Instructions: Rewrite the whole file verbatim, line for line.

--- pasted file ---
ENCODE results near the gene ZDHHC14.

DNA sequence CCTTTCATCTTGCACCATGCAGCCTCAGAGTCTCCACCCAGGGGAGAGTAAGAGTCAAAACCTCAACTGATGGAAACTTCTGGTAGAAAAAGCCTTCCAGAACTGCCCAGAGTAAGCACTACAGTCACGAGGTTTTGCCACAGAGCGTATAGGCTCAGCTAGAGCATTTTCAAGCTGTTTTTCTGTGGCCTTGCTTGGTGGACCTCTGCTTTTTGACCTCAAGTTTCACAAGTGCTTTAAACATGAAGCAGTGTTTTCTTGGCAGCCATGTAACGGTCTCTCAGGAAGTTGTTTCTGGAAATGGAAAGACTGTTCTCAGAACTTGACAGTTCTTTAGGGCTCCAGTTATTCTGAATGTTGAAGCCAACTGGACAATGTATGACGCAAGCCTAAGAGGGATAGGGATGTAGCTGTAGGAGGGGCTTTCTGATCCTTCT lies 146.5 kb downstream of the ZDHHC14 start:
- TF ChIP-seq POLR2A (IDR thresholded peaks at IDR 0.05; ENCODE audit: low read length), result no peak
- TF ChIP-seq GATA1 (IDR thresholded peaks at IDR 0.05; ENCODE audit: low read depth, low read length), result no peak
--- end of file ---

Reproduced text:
ENCODE results near the gene ZDHHC14.

DNA sequence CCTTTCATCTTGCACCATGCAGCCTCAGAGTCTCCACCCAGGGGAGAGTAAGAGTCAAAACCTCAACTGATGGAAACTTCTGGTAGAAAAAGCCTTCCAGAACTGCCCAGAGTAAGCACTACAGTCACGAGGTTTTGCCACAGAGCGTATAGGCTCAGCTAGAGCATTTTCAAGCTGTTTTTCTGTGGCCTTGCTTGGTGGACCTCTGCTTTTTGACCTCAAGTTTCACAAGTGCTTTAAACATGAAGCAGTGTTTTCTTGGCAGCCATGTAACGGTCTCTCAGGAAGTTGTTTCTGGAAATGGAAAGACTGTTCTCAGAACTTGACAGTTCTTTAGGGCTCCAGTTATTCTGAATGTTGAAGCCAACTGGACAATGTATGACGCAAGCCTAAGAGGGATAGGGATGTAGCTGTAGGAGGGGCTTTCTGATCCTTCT lies 146.5 kb downstream of the ZDHHC14 start:
- TF ChIP-seq POLR2A (IDR thresholded peaks at IDR 0.05; ENCODE audit: low read length), result no peak
- TF ChIP-seq GATA1 (IDR thresholded peaks at IDR 0.05; ENCODE audit: low read depth, low read length), result no peak